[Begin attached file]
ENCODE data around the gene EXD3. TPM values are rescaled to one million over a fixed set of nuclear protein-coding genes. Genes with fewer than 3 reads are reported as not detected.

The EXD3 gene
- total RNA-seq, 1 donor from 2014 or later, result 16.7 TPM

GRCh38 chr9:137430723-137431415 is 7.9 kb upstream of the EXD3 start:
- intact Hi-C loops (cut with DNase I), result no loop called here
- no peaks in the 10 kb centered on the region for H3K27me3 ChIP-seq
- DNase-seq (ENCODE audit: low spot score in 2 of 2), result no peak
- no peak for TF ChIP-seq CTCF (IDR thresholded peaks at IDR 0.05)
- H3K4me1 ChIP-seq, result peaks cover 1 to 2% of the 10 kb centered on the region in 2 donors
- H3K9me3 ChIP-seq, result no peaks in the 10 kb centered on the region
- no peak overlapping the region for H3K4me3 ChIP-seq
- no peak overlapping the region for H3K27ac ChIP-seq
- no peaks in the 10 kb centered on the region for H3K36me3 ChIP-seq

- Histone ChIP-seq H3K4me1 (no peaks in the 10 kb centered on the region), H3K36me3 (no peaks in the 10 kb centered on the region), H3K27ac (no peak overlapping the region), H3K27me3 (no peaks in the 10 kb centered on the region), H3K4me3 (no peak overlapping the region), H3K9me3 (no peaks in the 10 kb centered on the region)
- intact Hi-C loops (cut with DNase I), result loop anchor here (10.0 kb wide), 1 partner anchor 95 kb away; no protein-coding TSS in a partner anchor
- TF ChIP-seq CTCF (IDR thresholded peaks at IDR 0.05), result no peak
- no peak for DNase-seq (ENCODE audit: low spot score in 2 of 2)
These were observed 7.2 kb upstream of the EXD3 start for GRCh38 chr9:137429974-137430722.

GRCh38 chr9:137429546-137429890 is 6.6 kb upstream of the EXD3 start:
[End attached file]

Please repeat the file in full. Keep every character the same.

ENCODE data around the gene EXD3. TPM values are rescaled to one million over a fixed set of nuclear protein-coding genes. Genes with fewer than 3 reads are reported as not detected.

The EXD3 gene
- total RNA-seq, 1 donor from 2014 or later, result 16.7 TPM

GRCh38 chr9:137430723-137431415 is 7.9 kb upstream of the EXD3 start:
- intact Hi-C loops (cut with DNase I), result no loop called here
- no peaks in the 10 kb centered on the region for H3K27me3 ChIP-seq
- DNase-seq (ENCODE audit: low spot score in 2 of 2), result no peak
- no peak for TF ChIP-seq CTCF (IDR thresholded peaks at IDR 0.05)
- H3K4me1 ChIP-seq, result peaks cover 1 to 2% of the 10 kb centered on the region in 2 donors
- H3K9me3 ChIP-seq, result no peaks in the 10 kb centered on the region
- no peak overlapping the region for H3K4me3 ChIP-seq
- no peak overlapping the region for H3K27ac ChIP-seq
- no peaks in the 10 kb centered on the region for H3K36me3 ChIP-seq

- Histone ChIP-seq H3K4me1 (no peaks in the 10 kb centered on the region), H3K36me3 (no peaks in the 10 kb centered on the region), H3K27ac (no peak overlapping the region), H3K27me3 (no peaks in the 10 kb centered on the region), H3K4me3 (no peak overlapping the region), H3K9me3 (no peaks in the 10 kb centered on the region)
- intact Hi-C loops (cut with DNase I), result loop anchor here (10.0 kb wide), 1 partner anchor 95 kb away; no protein-coding TSS in a partner anchor
- TF ChIP-seq CTCF (IDR thresholded peaks at IDR 0.05), result no peak
- no peak for DNase-seq (ENCODE audit: low spot score in 2 of 2)
These were observed 7.2 kb upstream of the EXD3 start for GRCh38 chr9:137429974-137430722.

GRCh38 chr9:137429546-137429890 is 6.6 kb upstream of the EXD3 start: